When it came to the Best Picture award To Kill a Mockingbird didn't stand a chance and the statue duly went to producer Sam Spiegel for Lawrence of Arabia, as did seven other Oscars; two of these seven went to director David Lean and director of photography Freddie Young - both English, by the way! Before I begin to rain more praise down upon David Lean, I must acknowledge the expertise of Freddie Young, who actually won the Best Cinematography Academy Award every time he worked with David Lean.

It was the merging of these two great film visionaries that Lawrence of Arabia still dazzles and overwhelms forty years on. There are dozens of sweeping shots of the desert that leave you breathless from their beauty or reaching for a glass of water to rehydrate your dry mouth, but it is the legendary two-minute entrance of Omar Sharif's character Sherif Ali through a mirage that will send shivers down the spines of cinema lovers.

This year marks the 100th anniversary of the birth of the late Sir David Lean, who sadly died in 1991, but his epic films will ensure his legacy for a long time to come. Before Lawrence of Arabia he directed The Bridge on the River Kwai (1957), also starring Sir Alec Guinness, for which he also won Best Director and that's another you should take the time to watch. However, for those of you who will begin by watching Lawrence of Arabia then watch out for the director's cameo as the motorcyclist by the Suez Canal.

Lawrence of Arabia is more a work of art than a movie and you should approach it as such. The technical achievement of this masterpiece was recognised by the Academy in the categories of Art Direction, Film Editing, Best Sound and Best Direction, but I would be amiss not to single out the score, written and conducted by Maurice Jarre. His score has become the quintessential desert music and you can't help but check your hair for more sand when it plays. Between his score and the film your living room will resemble a beach and you won't mind one bit.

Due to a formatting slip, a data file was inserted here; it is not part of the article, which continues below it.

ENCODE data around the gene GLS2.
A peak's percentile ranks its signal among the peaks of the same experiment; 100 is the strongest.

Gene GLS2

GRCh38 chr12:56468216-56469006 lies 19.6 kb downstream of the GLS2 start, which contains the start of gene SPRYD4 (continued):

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Emanuel Paparella2008-07-02 14:04:03
To review a work of art is indeed to invite the potential audience/viewers to enjoy it. This does the job indeed.

When Walter Benjamin defined art as auratic and then pointed out that photography and film had brought out the exhibition value of a work of art, I wander if he realized that in fact film and photography are all about exhibition; they are accessible to all and they make it as a work of art only with the consent of the viewing public.

Emanuel Paparella2008-07-02 15:46:27
As a complement of sort, here is an insight from a Greek who calls himself simply Stef:

"If we are to classify the two complete different cinematic styles, it would be those of Hitchcock and Ford. Hitch was a very 'confined' director. He captured his movies from the point of view of one character. His movies took place, most of the time, in closed spaces. In a sense, Hitchcock's films were a journey in people's emotions and a study in people's characters. On the other hand, Ford was an open director. He wasn't confined to one character, or one location, his films where actual journeys. His basis was mostly on theme, and his main ability was to amaze with his imagery. Thus, these are the two different shooting styles....Well, Lean combines both.

Which is basically why his best film, Lawrence, is the best film of all times."

Leave it to the Greeks to come up with a theoretical insights about the praxis of artistic expression! Arostle had it right: theory comes before praxis just as diagnosis comes before prognosis in medicine.

Emanuel Paparella2008-07-02 15:48:32
Errata: Arostle above should be Aristotle.